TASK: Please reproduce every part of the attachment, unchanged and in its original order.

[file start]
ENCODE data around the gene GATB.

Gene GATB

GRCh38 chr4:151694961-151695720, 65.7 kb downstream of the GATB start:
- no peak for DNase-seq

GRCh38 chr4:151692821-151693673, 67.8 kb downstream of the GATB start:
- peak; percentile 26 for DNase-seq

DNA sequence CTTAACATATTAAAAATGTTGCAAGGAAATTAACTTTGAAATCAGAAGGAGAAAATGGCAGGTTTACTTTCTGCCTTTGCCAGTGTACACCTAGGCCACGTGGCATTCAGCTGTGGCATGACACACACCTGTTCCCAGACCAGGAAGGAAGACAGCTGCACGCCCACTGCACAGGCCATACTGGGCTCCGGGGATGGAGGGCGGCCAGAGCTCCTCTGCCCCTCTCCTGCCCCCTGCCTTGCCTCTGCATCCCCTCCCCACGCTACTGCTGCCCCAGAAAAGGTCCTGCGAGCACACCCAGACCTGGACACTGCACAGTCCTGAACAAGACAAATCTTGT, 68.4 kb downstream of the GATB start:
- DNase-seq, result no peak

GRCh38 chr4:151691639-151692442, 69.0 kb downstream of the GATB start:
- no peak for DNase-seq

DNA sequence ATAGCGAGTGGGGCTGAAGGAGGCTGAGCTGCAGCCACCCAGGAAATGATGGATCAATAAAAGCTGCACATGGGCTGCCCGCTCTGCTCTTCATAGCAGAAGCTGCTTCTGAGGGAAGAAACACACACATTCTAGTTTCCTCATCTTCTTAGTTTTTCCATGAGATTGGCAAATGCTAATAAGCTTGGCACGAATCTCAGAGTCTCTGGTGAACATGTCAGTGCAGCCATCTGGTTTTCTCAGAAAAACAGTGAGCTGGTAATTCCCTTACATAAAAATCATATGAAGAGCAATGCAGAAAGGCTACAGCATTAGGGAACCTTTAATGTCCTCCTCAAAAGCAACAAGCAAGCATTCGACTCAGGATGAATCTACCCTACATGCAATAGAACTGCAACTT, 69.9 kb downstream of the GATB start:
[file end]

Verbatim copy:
ENCODE data around the gene GATB.

Gene GATB

GRCh38 chr4:151694961-151695720, 65.7 kb downstream of the GATB start:
- no peak for DNase-seq

GRCh38 chr4:151692821-151693673, 67.8 kb downstream of the GATB start:
- peak; percentile 26 for DNase-seq

DNA sequence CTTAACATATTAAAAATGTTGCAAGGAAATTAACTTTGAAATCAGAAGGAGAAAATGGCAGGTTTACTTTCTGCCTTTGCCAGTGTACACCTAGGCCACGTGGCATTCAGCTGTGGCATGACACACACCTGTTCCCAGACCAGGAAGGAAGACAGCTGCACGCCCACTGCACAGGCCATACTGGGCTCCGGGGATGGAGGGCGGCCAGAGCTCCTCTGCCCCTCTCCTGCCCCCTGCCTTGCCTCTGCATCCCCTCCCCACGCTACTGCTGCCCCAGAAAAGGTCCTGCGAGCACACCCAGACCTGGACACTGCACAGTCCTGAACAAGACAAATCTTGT, 68.4 kb downstream of the GATB start:
- DNase-seq, result no peak

GRCh38 chr4:151691639-151692442, 69.0 kb downstream of the GATB start:
- no peak for DNase-seq

DNA sequence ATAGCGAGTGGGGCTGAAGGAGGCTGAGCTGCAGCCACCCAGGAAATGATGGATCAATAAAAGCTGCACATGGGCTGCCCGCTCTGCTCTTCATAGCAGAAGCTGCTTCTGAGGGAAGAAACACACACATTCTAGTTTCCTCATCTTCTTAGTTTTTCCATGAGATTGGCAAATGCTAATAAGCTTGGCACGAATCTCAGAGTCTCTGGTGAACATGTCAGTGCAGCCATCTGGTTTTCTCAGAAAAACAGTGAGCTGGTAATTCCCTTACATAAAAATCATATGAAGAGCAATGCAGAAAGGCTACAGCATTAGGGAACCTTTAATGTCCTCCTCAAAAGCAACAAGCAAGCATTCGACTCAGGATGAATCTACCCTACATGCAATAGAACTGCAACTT, 69.9 kb downstream of the GATB start: